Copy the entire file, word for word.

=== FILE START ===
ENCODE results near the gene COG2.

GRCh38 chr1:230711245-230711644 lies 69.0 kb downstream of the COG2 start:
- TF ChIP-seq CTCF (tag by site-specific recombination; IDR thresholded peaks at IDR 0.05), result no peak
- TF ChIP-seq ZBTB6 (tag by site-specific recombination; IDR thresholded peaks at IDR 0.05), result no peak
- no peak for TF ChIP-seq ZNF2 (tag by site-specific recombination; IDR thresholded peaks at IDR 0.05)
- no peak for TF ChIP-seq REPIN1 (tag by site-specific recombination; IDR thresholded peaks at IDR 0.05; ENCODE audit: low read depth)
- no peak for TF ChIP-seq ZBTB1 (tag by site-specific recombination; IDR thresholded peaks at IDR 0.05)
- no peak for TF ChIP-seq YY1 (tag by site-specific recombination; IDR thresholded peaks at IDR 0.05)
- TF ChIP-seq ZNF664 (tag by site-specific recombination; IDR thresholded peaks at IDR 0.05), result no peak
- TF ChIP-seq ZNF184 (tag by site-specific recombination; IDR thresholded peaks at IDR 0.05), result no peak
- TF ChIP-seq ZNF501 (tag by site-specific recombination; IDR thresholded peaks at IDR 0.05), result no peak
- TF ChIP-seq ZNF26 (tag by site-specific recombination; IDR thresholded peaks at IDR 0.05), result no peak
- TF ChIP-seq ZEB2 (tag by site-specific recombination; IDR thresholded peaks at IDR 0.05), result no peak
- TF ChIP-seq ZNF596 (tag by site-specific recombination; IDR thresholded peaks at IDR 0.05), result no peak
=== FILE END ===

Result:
ENCODE results near the gene COG2.

GRCh38 chr1:230711245-230711644 lies 69.0 kb downstream of the COG2 start:
- TF ChIP-seq CTCF (tag by site-specific recombination; IDR thresholded peaks at IDR 0.05), result no peak
- TF ChIP-seq ZBTB6 (tag by site-specific recombination; IDR thresholded peaks at IDR 0.05), result no peak
- no peak for TF ChIP-seq ZNF2 (tag by site-specific recombination; IDR thresholded peaks at IDR 0.05)
- no peak for TF ChIP-seq REPIN1 (tag by site-specific recombination; IDR thresholded peaks at IDR 0.05; ENCODE audit: low read depth)
- no peak for TF ChIP-seq ZBTB1 (tag by site-specific recombination; IDR thresholded peaks at IDR 0.05)
- no peak for TF ChIP-seq YY1 (tag by site-specific recombination; IDR thresholded peaks at IDR 0.05)
- TF ChIP-seq ZNF664 (tag by site-specific recombination; IDR thresholded peaks at IDR 0.05), result no peak
- TF ChIP-seq ZNF184 (tag by site-specific recombination; IDR thresholded peaks at IDR 0.05), result no peak
- TF ChIP-seq ZNF501 (tag by site-specific recombination; IDR thresholded peaks at IDR 0.05), result no peak
- TF ChIP-seq ZNF26 (tag by site-specific recombination; IDR thresholded peaks at IDR 0.05), result no peak
- TF ChIP-seq ZEB2 (tag by site-specific recombination; IDR thresholded peaks at IDR 0.05), result no peak
- TF ChIP-seq ZNF596 (tag by site-specific recombination; IDR thresholded peaks at IDR 0.05), result no peak